The "a-ha” moment that leads to a cancer cure will most likely happen to a molecular geneticist or cell biologist hunched over a sophisticated piece of equipment analyzing cell or tissue samples.
It’s not as sexy of an idea as a personalized cancer vaccine or miracle pill, but basic science research—also known as bench or laboratory research—is where all discoveries about complex diseases begin.
But conducting truly "state-of-the-art” research is an expensive undertaking, requiring access to high-level expertise, advanced testing technologies and equipment that individual investigators alone cannot afford.
Shared research facilities are the hidden backbone of the cancer research enterprise at the Cincinnati Cancer Center (CCC). Between the UC Cancer Institute and Cincinnati Children’s Hospital Medical Center, CCC researchers have access to sub-specialized expertise unavailable from commercial laboratories: For example, gene-modified mouse models, where researchers can study the implications of a specific gene in breast cancer, or xenograft models, where actual human tissue is implanted and studied in a living specimen.
"Core service teams provide expertise that most individual labs don’t have access to. Because the facilities are shared institutional resources, the costs are driven down, and services are much more affordable for individual researchers to utilize,” explains Yi Zheng, PhD, director of experimental hematology and cancer biology at Cincinnati Children’s and professor of pediatrics at the UC College of Medicine.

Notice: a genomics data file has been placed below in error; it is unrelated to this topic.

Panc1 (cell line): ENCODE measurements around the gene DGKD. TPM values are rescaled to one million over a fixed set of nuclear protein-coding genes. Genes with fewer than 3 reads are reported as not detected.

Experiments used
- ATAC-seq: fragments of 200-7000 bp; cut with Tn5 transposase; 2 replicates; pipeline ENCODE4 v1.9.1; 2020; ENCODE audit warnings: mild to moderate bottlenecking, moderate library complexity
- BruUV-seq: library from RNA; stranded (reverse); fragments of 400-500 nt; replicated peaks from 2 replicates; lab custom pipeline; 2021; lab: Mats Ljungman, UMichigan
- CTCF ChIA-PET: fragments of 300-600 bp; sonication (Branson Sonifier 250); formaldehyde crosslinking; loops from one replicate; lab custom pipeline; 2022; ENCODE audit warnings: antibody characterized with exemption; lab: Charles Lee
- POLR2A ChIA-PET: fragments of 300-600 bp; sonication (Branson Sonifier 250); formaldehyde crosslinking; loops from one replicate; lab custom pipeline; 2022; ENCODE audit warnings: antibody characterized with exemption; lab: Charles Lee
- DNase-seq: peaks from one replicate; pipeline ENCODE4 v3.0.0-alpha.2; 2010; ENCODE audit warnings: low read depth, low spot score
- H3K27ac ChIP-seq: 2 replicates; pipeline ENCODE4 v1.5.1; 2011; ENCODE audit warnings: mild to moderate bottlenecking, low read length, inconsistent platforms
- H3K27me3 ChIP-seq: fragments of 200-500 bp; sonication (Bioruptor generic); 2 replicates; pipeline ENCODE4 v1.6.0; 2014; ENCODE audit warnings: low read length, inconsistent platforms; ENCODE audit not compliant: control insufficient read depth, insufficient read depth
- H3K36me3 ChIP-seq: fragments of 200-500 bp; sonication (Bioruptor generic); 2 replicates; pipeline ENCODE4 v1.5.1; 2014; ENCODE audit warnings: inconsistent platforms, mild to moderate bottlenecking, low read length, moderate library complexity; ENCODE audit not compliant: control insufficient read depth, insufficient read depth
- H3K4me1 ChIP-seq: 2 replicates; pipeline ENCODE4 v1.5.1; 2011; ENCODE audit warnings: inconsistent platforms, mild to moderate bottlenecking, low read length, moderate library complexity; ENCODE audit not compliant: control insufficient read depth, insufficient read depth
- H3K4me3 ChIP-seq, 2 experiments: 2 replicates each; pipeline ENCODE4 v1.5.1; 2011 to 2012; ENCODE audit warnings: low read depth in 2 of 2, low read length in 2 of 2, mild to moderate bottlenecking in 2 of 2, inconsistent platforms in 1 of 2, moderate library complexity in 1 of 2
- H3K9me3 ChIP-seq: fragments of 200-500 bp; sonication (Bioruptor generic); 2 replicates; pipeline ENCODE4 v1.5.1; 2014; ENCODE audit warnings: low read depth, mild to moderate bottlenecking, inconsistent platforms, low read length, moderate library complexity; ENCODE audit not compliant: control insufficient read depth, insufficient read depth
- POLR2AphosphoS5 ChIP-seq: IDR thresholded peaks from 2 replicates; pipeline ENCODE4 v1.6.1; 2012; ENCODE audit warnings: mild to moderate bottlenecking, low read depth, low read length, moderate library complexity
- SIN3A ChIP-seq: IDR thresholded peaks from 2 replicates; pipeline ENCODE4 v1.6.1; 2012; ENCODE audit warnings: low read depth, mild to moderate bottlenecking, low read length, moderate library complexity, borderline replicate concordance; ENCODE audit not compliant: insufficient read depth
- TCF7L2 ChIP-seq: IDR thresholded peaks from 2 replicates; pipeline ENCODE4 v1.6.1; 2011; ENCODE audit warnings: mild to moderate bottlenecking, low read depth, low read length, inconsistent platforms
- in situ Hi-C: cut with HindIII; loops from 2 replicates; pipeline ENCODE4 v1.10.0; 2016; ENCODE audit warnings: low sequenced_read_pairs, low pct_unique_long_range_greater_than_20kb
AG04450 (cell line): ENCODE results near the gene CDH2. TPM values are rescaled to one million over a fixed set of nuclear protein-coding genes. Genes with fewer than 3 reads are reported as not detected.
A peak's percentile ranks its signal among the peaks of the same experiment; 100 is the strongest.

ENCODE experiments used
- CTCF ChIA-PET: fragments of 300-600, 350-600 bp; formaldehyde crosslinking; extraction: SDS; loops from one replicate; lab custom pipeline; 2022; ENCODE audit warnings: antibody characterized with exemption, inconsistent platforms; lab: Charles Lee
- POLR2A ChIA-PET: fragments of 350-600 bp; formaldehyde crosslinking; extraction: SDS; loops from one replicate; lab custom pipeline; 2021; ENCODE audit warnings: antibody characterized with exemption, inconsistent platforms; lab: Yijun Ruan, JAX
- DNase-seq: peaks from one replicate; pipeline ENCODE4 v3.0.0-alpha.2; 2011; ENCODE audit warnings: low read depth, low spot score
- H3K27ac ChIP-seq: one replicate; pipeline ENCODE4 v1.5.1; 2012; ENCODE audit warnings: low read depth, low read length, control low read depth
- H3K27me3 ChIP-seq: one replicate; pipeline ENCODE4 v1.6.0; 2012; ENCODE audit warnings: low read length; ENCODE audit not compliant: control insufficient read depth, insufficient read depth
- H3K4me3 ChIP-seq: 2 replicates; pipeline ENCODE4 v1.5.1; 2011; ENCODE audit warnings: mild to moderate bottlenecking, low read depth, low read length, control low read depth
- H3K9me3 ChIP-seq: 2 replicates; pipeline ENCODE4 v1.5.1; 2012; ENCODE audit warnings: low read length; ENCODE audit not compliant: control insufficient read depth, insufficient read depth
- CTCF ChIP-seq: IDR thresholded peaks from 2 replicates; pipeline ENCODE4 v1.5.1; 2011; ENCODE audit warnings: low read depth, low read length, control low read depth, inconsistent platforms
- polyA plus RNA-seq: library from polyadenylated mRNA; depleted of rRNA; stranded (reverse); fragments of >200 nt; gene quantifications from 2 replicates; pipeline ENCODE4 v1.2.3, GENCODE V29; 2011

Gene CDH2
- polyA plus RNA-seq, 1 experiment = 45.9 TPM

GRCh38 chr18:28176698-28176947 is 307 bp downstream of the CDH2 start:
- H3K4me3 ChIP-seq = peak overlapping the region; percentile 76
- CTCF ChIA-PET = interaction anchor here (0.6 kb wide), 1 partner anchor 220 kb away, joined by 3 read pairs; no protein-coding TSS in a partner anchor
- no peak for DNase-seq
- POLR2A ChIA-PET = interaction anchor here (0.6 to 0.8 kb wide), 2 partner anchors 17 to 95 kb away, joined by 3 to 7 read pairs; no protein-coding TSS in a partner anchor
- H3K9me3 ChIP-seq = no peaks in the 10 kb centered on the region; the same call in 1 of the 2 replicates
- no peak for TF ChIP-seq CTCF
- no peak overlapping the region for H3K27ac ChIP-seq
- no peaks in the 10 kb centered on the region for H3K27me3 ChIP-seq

"Having a robust portfolio of core services available on the medical campus is so critical to our ability to attract new researchers to the Cincinnati region to conduct their work,” says Jerry Lingrel, PhD, interim chair of UC’s cancer and cell biology department and professor of molecular genetics at the UC College of Medicine. "Without it, translating bench findings to human application would be cumbersome.”
As federal funding opportunities shrink, that cost-effective access to technology becomes even more important to not only junior faculty who have limited lab teams and funding support but also to more established labs that may be experiencing a gap in funding.
"These core services lead researchers to discovery faster because they need not be handcuffed by their individual expertise and resources,” adds Zheng.
Cincinnati Cancer Center Core Facilities
- A dedicated pre-clinical imaging center
- Centralized blood and tissue bank
- High-throughput screening capabilities and compound library for drug target screening
- Computational biology and proteomics capabilities
- Mass spectroscopy
- Transgenic mouse core
- Genomic microarray analysis
- Biostatistical services
- Bioinformatics capabilities
- Biological microscopy